July 2019
Volume 60, Issue 9
Free
ARVO Annual Meeting Abstract  |   July 2019
Early Photoreceptor Alterations in OCT for Quantitative Prediction of Expansion and New Foci of Geographic Atrophy using Deep Learning
Author Affiliations & Notes
  • Zhihong Hu
    Retina, Doheny Eye Institute, Arcadia, California, United States
  • Ziyuan Wang
    Retina, Doheny Eye Institute, Arcadia, California, United States
  • Srinivas R Sadda
    Retina, Doheny Eye Institute, Arcadia, California, United States
    Ophthalmology, University of California, Los Angeles, Los Angeles, California, United States
  • Footnotes
    Commercial Relationships   Zhihong Hu, None; Ziyuan Wang, None; Srinivas Sadda, Allergan (F), Allergan (C), Carl Zeiss Meditec (F), Centervue (C), Genentech (F), Genentech (C), Heidelberg (C), Iconic (C), Novartis (C), Optos (F), Optos (C), Oxurion (C), Topcon (R)
  • Footnotes
    Support  None
Investigative Ophthalmology & Visual Science July 2019, Vol.60, 1535. doi:
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      Zhihong Hu, Ziyuan Wang, Srinivas R Sadda; Early Photoreceptor Alterations in OCT for Quantitative Prediction of Expansion and New Foci of Geographic Atrophy using Deep Learning. Invest. Ophthalmol. Vis. Sci. 2019;60(9):1535.

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      © ARVO (1962-2015); The Authors (2016-present)

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Abstract

Purpose : Most existing quantitative studies of geographic atrophy (GA) associated with age-related macular degeneration (AMD) using spectral domain optical coherence tomography (SD-OCT), utilize the characteristic of light signal penetration into the choroid (termed “hyper-transmission”) due to the disappearance of the retinal pigment epithelium (RPE) layer. However, early photoreceptor alterations on OCT can be observed before the manifestation of hyper-transmission, which may foreshadow future atrophy progression (expansion or new foci), and may be useful for identifying patients who may be at risk for more rapid progression. As a pilot investigation, the purpose of this study was to utilize deep learning approaches to identify these early predictive photoreceptor alterations on OCT.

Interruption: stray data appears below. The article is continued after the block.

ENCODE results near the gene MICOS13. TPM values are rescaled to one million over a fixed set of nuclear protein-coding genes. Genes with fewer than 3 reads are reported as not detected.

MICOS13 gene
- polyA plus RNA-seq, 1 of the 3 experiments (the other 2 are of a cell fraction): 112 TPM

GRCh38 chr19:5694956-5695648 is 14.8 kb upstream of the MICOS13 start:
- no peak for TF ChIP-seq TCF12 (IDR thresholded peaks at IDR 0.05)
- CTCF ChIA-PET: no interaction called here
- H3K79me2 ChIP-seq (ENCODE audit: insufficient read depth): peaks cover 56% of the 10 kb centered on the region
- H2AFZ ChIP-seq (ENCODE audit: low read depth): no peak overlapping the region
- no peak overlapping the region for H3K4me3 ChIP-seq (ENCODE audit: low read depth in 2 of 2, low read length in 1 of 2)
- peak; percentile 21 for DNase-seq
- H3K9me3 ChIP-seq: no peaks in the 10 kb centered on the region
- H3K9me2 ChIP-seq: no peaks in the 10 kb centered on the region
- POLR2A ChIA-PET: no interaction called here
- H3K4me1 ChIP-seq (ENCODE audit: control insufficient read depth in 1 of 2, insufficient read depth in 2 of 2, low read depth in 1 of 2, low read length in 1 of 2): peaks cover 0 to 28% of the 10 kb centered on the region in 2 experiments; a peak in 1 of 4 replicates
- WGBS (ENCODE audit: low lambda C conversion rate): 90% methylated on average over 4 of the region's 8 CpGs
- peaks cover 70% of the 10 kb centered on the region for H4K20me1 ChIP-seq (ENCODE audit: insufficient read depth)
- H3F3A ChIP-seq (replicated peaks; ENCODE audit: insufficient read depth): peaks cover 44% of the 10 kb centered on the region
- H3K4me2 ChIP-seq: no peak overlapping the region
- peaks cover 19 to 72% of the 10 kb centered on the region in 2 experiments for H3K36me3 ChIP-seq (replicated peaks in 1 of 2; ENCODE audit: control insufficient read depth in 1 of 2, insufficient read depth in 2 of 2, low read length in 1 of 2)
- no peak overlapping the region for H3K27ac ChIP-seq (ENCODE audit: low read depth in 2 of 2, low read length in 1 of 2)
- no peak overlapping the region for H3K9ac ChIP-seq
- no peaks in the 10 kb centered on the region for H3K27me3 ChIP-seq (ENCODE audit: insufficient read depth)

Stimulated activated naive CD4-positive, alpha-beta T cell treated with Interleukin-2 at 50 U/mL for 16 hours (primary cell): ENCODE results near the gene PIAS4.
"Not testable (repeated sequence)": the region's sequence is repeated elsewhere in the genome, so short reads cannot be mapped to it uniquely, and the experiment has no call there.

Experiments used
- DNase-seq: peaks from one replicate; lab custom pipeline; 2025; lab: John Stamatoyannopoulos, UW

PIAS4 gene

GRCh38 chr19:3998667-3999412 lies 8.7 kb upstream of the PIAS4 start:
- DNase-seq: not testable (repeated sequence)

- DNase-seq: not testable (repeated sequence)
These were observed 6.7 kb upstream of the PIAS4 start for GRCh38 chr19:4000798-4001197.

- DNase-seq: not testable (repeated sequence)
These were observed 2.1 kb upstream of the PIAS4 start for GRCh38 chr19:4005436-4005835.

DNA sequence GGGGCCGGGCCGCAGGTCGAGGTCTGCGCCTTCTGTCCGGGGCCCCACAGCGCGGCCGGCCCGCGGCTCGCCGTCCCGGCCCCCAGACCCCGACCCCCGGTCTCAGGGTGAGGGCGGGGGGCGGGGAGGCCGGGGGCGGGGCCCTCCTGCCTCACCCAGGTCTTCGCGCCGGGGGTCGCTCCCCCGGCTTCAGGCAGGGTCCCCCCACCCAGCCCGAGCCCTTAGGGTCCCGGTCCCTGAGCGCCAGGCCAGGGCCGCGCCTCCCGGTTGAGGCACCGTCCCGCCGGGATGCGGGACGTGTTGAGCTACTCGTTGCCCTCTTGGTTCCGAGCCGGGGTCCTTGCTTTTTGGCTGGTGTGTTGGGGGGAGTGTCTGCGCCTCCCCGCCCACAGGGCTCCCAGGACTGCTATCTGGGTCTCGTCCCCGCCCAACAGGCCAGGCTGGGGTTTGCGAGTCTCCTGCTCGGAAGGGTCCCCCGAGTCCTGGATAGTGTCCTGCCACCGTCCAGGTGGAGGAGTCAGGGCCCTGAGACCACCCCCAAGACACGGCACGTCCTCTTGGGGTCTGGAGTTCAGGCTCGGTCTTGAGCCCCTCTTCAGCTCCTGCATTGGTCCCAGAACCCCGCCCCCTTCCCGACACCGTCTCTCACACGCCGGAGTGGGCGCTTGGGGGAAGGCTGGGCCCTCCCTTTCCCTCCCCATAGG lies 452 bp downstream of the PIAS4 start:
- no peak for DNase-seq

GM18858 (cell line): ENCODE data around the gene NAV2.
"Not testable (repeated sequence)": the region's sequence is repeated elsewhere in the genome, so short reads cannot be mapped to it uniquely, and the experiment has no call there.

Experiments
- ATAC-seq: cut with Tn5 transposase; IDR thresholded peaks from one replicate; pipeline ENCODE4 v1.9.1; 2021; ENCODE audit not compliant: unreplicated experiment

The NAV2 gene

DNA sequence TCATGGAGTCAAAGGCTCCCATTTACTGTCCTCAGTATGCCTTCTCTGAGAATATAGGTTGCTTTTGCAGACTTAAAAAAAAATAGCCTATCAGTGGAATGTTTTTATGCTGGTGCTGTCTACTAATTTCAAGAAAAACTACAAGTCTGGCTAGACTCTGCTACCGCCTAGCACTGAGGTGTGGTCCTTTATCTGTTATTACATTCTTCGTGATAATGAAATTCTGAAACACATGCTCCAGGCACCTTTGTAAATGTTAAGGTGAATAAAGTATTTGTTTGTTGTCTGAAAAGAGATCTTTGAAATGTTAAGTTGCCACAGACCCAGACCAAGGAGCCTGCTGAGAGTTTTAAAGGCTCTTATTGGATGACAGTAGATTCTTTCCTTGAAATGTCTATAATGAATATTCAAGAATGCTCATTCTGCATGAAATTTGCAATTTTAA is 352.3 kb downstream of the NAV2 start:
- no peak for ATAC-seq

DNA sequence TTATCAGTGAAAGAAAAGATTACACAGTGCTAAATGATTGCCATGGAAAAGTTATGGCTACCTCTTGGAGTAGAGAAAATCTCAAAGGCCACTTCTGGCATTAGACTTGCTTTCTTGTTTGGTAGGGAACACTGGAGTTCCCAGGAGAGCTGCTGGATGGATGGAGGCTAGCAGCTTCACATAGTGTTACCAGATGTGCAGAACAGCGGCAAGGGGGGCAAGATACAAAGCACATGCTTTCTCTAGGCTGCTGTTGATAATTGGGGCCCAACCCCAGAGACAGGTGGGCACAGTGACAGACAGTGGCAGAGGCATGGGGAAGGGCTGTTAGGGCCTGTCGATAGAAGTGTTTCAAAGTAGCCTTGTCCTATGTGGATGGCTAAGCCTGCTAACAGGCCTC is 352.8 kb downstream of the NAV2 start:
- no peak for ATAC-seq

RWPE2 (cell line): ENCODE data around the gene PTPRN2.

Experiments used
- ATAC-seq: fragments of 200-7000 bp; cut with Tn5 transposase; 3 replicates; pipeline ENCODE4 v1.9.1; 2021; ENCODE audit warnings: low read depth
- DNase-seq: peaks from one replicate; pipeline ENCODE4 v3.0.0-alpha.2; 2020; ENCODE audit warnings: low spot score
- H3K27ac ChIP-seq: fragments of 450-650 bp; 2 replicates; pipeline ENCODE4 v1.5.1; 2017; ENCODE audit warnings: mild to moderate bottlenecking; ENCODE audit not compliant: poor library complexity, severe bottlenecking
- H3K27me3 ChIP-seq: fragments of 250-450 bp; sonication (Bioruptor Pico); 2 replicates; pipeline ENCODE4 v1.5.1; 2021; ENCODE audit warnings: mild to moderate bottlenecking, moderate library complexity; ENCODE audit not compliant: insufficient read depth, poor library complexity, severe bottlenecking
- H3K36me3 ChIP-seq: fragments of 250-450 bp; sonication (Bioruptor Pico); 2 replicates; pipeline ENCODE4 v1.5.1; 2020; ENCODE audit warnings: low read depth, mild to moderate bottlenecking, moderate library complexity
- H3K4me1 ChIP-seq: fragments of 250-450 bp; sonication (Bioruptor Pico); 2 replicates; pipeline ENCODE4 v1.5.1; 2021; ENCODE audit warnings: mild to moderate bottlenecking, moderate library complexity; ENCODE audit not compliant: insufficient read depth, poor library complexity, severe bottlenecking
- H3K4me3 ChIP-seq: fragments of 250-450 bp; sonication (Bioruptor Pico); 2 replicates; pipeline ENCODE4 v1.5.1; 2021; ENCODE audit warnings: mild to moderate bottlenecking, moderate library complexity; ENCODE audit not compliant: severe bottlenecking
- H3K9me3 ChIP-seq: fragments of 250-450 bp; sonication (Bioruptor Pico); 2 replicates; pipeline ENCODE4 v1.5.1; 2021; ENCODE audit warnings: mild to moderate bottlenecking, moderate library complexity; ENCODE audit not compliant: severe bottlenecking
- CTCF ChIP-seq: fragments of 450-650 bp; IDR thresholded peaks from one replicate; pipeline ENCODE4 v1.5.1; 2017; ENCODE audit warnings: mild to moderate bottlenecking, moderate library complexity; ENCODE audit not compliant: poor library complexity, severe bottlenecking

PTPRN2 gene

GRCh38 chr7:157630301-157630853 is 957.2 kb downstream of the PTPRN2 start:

Methods : The study cohort (from anonymized reading center datasets) consisted of 70 eyes of 70 patients with AMD with fundus autofluorescence (FAF; Heidelberg Spectralis) and SD-OCT (Zeiss Cirrus OCT; 6x6 mm, 512x128 macular cube) data collected over 12 months. GA has been commonly measured on FAF as an endpoint or outcome measure. The areas of early photoreceptor alterations were segmented from OCT en face maps at baseline using a state-of-the-art semantic deep learning segmentation algorithm u-net trained against manually delineated GA at a follow-up visit of month 12 from FAF images. The en face OCT maps were automatically generated from the layer of external limiting membrane (ELM) and inner RPE. The algorithm-detected photoreceptor alteration regions from OCT en face maps at baseline were compared with the manually delineated GA regions on FAF at month 12.

Results : A high degree of intraclass correlation (ICC) was found between the algorithm-detected photoreceptor alteration regions on OCT at baseline and manually-delineated GA regions on FAF at month 12. The average measure of the ICCs was 0.907 with a 95% confidence interval from 0.803 to 0.956 (F(29,29) = 10.397, p < 0.001).

Conclusions : Using a deep learning approach, early photoreceptor alterations could be identified on OCT in eyes with AMD, which correlated with the progression of GA into these regions 12 months later. If replicated in larger prospective cohorts, these findings may be useful in identifying subjects who may have greater risk for progression of atrophy.

This abstract was presented at the 2019 ARVO Annual Meeting, held in Vancouver, Canada, April 28 - May 2, 2019.

 

 

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